To help faculty accomplish this, the college is using several programs, including Appian and Microsoft’s PowerBI.
Appian is an intelligent business process management software and MCOM is using it to map every aspect of the four-year medical school curriculum. Microsoft’s PowerBI uses information collected by Appian to help faculty see the nuances of the data.
In tandem, both Appian and PowerBI give MCOM an effective way to create a curriculum that better mirrors national competency standards and for offering students fast feedback for areas they need to bolster in order to succeed on later content and on exams that are part of national licensing.
“Appian has completely changed the curriculum mapping process here at USF Health and lets us drill down hour by hour into the content students are getting,” DeWaay says. “With Appian, we are able to tag all of our sessions to national content competencies. So, I can look at our map, search any topic and, within about 30 seconds, see exactly where in the curriculum it’s being taught, which sessions are teaching it, which program objectives are being met, and which correlated courses are being tied in. In an instant, I can see any gaps or redundancies. This level of detail makes continuous quality improvement much, much simpler.”
The challenge with any medical school curriculum, DeWaay says, is the sheer volume of information being taught.
“If you’re going to make decisions on where a topic is taught and how it is taught, you have to be able to go in granularly,” she says. “A big-data, analytics type approach, like with Appian, is the only way to effectively handle the volume of information.”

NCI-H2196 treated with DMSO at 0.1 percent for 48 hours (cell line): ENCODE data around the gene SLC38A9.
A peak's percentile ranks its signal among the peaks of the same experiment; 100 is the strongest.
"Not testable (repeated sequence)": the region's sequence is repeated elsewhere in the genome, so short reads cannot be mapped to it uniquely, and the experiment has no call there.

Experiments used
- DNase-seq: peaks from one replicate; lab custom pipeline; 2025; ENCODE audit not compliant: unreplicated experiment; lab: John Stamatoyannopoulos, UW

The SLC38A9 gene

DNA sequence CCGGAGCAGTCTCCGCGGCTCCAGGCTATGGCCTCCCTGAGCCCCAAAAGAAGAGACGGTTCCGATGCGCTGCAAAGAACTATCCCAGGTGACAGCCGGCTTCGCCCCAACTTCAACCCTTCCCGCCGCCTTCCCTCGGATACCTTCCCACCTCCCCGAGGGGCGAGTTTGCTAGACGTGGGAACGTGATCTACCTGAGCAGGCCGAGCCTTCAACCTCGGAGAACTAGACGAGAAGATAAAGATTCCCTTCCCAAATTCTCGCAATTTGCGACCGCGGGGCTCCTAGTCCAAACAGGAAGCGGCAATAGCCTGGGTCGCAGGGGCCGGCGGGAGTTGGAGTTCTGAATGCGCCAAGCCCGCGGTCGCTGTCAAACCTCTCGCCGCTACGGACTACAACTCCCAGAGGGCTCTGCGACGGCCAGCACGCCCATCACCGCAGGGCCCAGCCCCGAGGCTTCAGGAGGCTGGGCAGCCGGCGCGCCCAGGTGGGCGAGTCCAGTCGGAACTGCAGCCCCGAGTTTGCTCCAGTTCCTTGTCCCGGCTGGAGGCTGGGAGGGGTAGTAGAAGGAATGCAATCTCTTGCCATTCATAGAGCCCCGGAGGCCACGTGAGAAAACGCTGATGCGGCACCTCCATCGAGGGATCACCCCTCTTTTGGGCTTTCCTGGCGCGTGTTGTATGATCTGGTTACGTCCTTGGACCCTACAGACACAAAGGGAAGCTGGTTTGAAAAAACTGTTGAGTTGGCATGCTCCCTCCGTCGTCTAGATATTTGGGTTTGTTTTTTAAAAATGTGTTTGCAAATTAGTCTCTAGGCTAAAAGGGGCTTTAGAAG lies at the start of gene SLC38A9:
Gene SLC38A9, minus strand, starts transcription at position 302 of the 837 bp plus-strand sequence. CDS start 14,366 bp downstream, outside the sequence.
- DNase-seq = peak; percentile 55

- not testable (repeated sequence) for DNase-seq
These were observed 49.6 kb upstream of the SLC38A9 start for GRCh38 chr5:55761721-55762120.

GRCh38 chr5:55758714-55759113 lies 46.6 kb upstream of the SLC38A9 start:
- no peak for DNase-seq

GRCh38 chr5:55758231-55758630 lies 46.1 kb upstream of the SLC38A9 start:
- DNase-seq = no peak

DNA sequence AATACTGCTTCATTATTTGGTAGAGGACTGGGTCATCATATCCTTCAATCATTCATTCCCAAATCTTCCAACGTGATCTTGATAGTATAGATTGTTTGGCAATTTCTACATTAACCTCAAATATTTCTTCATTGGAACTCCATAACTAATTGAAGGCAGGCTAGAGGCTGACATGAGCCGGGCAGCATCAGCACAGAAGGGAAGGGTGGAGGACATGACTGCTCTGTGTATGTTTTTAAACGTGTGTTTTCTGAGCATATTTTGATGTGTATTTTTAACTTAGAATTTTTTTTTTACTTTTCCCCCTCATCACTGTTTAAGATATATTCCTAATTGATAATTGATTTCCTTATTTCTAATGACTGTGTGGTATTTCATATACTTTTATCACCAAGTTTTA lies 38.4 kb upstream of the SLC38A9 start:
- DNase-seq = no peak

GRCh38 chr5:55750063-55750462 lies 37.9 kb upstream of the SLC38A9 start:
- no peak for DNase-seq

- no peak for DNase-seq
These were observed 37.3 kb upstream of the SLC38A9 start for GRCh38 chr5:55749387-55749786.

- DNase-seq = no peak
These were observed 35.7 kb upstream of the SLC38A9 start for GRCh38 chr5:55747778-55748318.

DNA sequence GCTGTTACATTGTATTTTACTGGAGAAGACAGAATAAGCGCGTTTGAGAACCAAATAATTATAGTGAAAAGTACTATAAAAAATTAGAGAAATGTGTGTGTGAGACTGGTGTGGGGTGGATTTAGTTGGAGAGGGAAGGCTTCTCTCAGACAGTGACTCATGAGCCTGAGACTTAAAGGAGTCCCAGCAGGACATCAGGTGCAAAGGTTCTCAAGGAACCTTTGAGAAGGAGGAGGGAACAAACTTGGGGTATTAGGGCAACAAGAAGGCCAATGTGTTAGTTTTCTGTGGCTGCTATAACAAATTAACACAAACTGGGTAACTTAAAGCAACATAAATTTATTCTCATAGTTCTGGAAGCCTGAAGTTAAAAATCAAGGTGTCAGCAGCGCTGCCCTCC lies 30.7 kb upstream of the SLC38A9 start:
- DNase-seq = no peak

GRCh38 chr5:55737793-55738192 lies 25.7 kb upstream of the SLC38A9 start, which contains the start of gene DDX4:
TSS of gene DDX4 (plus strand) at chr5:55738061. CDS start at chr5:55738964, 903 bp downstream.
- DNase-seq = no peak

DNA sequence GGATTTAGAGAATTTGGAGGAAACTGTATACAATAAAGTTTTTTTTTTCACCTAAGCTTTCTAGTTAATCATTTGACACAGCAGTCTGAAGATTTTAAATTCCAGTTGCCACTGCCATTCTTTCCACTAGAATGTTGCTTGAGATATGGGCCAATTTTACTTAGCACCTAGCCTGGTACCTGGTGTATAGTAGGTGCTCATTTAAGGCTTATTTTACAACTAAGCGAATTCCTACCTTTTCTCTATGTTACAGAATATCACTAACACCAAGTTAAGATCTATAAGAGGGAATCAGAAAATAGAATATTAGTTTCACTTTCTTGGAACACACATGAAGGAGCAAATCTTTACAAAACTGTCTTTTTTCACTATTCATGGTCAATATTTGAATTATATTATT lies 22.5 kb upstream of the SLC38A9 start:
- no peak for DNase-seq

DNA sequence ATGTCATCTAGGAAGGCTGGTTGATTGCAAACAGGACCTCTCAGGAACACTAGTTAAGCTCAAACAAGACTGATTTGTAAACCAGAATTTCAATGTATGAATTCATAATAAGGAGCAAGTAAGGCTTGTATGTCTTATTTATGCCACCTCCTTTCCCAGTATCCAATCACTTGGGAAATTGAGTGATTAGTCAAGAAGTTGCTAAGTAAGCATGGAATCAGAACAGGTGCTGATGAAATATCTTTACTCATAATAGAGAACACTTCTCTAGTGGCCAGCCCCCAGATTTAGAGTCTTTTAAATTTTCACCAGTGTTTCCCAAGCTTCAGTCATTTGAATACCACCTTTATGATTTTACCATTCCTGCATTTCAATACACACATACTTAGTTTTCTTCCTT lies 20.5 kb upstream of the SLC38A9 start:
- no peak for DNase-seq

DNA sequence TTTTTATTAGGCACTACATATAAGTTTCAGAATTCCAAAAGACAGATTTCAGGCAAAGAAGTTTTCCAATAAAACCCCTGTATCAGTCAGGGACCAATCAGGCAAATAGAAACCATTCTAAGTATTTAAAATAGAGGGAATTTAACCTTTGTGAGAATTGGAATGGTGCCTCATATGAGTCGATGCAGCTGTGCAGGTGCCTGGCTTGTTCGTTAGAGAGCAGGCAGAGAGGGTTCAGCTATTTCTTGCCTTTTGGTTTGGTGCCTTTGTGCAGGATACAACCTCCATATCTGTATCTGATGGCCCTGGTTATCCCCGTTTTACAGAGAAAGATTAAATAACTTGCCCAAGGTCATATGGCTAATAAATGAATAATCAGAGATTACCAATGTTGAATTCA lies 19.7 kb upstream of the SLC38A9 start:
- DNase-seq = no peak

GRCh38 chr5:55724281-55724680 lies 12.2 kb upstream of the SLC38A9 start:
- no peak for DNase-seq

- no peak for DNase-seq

MCOM is also making use of Microsoft’s Teams collaboration software.
“I’m very excited about how we are using Teams,” DeWaay says. “We’re one of the first medical schools in the country to incorporate Teams into a medical curriculum.”
Think of Teams as a cloud-based workspace. Users – in this case students and faculty – can access the content at any time from anywhere. People can work simultaneously while being next to each other in class or miles apart. Project work – the heart of collaboration – can be done in real time no matter where team members are. Need to update a project with your contribution? Your addition shows up in real time while others are actively working at that same time. No tracking revisions across updated versions attached to emails.
Teams is giving students a completely untethered way to access coursework, team-based projects, and general communications with faculty and with each other.
“Previous remote access was watch only, with maybe an audio interactivity,” says Jason Hair, ’97 and ’00, senior director of infrastructure and operations for USF Information Technology. “With Teams, anyone in the lesson can activity participate, throwing information onto the screen, literally opening and sharing visual data, reports and cases, and adding to the discussion.”
Teams also includes a platform called Whiteboards, something medical students everywhere can relate to.
“If you go to medical schools across the country there are physical whiteboards all over the place and students don’t go anywhere without their dry erase markers,” DeWaay says.